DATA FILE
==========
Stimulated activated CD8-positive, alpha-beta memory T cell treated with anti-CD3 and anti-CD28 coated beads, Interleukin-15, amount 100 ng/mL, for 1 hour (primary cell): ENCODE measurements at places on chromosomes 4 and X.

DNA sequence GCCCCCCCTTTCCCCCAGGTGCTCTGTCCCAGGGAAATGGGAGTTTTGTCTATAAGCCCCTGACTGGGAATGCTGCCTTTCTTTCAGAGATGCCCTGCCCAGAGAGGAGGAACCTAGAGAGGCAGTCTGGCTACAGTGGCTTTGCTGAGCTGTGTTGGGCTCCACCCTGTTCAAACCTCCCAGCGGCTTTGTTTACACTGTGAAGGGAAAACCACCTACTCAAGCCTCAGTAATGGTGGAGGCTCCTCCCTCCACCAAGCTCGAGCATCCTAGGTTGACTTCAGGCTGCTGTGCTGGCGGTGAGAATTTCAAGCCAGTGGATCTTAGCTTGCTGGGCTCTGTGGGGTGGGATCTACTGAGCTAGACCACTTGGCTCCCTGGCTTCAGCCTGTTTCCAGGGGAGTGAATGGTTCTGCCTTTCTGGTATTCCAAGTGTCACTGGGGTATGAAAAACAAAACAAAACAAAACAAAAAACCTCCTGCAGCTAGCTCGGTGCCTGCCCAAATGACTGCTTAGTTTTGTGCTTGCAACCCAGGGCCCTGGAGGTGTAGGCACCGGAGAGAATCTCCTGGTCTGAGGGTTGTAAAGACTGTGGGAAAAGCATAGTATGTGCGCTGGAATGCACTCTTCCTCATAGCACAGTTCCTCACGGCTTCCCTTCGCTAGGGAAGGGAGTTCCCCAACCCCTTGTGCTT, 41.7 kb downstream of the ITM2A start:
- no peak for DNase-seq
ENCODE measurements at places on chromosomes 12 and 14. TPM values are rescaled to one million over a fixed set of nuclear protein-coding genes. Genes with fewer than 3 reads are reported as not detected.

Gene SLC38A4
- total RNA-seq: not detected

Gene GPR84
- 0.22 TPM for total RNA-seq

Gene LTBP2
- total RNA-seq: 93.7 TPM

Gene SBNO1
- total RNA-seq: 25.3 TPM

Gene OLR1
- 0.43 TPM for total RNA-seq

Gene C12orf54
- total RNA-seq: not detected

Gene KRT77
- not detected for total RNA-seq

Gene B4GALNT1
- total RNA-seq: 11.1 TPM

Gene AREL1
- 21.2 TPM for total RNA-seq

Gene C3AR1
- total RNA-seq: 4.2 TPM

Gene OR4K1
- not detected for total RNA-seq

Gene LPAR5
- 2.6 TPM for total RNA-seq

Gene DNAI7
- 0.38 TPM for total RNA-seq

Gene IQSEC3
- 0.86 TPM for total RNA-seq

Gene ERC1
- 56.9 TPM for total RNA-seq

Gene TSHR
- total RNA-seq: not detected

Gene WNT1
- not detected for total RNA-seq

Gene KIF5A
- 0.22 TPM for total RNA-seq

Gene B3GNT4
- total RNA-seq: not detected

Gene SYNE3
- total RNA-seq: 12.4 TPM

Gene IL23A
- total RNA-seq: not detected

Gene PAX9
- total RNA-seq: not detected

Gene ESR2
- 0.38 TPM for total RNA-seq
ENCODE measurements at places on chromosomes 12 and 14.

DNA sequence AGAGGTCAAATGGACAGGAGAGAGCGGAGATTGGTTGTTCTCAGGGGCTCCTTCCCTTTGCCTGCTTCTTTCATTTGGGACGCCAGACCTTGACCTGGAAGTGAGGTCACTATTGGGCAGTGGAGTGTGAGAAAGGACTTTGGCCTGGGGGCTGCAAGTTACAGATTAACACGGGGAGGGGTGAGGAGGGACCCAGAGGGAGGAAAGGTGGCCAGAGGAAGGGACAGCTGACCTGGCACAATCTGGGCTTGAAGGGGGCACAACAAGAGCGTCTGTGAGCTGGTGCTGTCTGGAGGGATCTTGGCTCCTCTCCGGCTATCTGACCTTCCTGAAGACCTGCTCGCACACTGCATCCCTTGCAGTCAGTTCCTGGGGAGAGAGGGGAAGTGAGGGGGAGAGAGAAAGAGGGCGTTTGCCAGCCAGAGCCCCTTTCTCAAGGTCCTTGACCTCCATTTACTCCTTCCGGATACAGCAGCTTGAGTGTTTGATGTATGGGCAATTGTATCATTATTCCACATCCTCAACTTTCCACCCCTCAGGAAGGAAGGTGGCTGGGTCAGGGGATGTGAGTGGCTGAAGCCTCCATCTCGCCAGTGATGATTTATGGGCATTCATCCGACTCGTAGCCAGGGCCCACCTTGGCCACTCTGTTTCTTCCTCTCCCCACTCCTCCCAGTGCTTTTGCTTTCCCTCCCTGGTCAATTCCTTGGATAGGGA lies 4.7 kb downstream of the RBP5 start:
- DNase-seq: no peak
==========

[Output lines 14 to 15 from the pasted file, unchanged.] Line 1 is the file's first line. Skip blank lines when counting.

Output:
- 0.43 TPM for total RNA-seq

Gene C12orf54